"THE highest of distinctions is service to others"
If there exists anyone man who has lead a life which most exemplifies this quote regarding the highest of honours that someone can hope to attain in their lifetime it would be Father Donall O'Cathain of the Society of African Missionaries.
From just the young age of 17 Father Donall, in conjunction with the Society of African Missionaries (SMA), has dedicated his life to helping the people of Nigeria in his constant unwavering efforts to both establish schools in some of the countries most deprived regions as well as introduce the inhabitants of Nigeria to the good news of Jesus Christ.
Now in his 59th year and after having worked in the country that he loves for the people that he loves for the past two decades in conditions that would not have been to dissimilar to how rural Ireland may have been just a few short centuries ago, Father Donall has come forward to relate his experience of what it is has been like to bring the almost incalculable values of faith and education to the people of the country that he holds closest to his heart in his capacity as a priest working for the SMA.
According to Father Donall he can trace his evangelical efforts in Africa back to his most formative years, with the county Cork native claiming that even from a young age he “ felt a closeness with God “and was aware of the fact that he wanted to “give his life to God in some way.”
“I am originally from Cork city and I grew up there. I had a connection with the SMA in Cork and was up and down to Drumette from time to time and got to know Newry very well.
“From when I was very young, I had an interest in the priesthood. This interest gradually developed as I got into my teenage years. I felt a closeness with God and wanted to give my life to god in some way but I was not sure how it is I was going to do this.
“However during your teenage years, you can get a bit confused regarding what it is you want to do with your life and I wasn't sure what it is I wanted to do. There existed a connection between my family and an SMA who provided me some information on the lifestyle whilst I was finishing my leaving certificate at school. So, After school I joined the SMA when I was 17 in 1982, I then went out to Africa as a seminarian which is a student priest in 1986 for a year. I went to Nigeria which is in the west of Africa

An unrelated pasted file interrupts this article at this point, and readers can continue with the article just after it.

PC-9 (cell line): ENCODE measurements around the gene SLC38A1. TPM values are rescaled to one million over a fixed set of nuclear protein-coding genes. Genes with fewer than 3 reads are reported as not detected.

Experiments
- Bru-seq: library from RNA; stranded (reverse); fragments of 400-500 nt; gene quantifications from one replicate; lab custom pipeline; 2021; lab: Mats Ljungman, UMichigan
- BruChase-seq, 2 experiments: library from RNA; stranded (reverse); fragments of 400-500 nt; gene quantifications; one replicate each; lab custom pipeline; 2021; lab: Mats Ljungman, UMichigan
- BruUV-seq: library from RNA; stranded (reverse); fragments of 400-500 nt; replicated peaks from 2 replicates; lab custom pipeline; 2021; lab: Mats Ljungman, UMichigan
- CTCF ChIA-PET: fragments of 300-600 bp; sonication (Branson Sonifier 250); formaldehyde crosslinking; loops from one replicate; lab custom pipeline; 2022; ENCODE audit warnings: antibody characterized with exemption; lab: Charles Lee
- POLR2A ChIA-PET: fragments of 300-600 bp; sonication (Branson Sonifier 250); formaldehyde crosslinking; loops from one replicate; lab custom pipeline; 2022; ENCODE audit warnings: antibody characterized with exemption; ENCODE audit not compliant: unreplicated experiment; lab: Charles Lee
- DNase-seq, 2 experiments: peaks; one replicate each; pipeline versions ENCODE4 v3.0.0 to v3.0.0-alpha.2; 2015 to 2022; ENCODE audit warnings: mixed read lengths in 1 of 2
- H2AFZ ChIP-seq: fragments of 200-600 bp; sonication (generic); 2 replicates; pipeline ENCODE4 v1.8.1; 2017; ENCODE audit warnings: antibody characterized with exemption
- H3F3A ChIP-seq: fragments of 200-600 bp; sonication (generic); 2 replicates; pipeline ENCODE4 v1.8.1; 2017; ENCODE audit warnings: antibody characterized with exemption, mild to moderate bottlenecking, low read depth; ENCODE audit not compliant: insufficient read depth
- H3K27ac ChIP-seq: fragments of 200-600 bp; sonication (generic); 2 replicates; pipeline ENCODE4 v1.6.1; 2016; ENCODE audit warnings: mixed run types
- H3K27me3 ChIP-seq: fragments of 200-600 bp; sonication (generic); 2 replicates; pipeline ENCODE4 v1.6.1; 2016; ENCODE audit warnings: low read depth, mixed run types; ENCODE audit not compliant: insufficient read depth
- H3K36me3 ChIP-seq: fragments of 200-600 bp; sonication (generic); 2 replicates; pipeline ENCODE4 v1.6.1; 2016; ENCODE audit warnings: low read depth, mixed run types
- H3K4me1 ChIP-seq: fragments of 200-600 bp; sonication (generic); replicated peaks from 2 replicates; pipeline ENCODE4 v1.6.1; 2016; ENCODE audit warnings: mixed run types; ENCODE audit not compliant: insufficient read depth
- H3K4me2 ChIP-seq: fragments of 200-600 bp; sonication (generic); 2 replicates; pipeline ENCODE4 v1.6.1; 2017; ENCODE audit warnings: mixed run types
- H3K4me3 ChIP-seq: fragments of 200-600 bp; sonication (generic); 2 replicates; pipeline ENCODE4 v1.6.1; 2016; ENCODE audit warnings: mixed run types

“As a young guy it was very exciting and Nigeria definitely wasn't boring in 1986, there were a lot of things in Nigeria that I never saw before like the people, the pace of life, the population and the openness and friendliness of the countries inhabitants.
“After this it was then that I realised that working in Africa and for the people of Africa was what it is I wanted to do. There existed a relationship between me and God and I was figuring out if this was indeed what I wanted to do and if working for the people of Africa was what God wanted me to do. In the end this is what I did.
”I then came back to finish my studies in Maynooth college and was ordained in 1990. I then returned to Nigeria that same year as an ordained priest.”
Whilst he was initially stationed in Nigeria with another priest who was already well established in the country for a number of years, it would not take long before either fate or God called Father Donall to carry out his own mission in the country where he would undertake his lifelong labours of love for the people of the nation that had adopted this son of Cork who had chosen to dedicate his life working to improve their wellbeing under the blistering and unforgiving sun of sub-sahran Africa.
“When I started out in Nigeria, I learned the language and I also spent some time with another priest who was there for many years previously. After this period of time, they gave me my own appointment in the country.
“My main purpose at this time in Nigeria was missionary work where one of my main goals was to introduce people to Jesus. But first we had to identify what were the major issues in the region and one major issue was the lack of education. It was not even a case that the government didn't provide public schooling, but it was a case that people didn't want to go to them as then the people didn't have an interest in education as they were farmers and they wanted to farm and this was it. The mentality then was that anyone who went to school was lazy. So, we resolved ourselves to work with the people until they decided that their children should get an education.
“We started this with a literacy programme and over the course of twenty years we got to the stage where the people who had done literacy courses wanted more for their own children so we started the ideas of establishing the school.
In the area where SMA was working the government was trying to get people to go to school and they wouldn't go to school. The SMA also were trying to get people to go to school and they wouldn't go to school. Eventually through the literacy programmes however we managed to get enough people to come to school for three months during the time in the year when no farming would be done. For six to seven years we did this and got the equivalent of a primary school established where the focus was on reading, writing and arithmetic.
“After the establishment of the literacy programme in 2004 we started meeting with parents from a very large geographical area and they promoted the idea of establishing a school in the area that all their children could attend. After this meeting we got the O'lay sisters, who also have a link to Newry and are now all Nigerian, to agree to come and manage and run the school because they were trained teachers.”